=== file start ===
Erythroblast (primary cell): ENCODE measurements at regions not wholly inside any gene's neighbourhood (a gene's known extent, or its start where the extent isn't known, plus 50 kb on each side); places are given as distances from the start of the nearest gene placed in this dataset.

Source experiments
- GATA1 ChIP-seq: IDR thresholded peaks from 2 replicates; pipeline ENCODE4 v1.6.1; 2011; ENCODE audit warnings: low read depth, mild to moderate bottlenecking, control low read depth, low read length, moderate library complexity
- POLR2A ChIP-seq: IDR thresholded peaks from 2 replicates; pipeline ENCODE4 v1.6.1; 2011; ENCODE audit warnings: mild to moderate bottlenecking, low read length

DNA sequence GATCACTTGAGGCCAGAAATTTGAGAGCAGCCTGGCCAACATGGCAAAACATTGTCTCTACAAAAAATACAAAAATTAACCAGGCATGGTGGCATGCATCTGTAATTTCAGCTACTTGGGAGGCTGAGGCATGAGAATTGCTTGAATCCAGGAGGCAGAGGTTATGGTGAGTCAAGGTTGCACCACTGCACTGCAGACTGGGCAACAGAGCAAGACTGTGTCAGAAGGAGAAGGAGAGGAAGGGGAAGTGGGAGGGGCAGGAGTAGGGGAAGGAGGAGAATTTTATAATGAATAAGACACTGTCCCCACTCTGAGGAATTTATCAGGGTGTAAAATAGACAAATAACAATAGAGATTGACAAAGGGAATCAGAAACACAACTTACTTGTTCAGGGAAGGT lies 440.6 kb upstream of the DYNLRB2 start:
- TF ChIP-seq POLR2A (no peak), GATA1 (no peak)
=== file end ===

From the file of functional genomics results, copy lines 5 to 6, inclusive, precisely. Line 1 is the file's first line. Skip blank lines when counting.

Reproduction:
DNA sequence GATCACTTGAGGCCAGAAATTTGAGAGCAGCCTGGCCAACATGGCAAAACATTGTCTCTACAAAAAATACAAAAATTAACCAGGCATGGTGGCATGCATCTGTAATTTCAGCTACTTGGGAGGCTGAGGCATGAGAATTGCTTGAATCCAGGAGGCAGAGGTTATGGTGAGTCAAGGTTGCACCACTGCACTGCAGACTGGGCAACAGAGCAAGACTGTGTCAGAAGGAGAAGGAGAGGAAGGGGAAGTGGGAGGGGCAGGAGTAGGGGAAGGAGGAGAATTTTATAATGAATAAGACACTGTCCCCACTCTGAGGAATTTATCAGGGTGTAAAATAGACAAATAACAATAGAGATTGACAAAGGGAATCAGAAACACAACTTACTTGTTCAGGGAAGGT lies 440.6 kb upstream of the DYNLRB2 start:
- TF ChIP-seq POLR2A (no peak), GATA1 (no peak)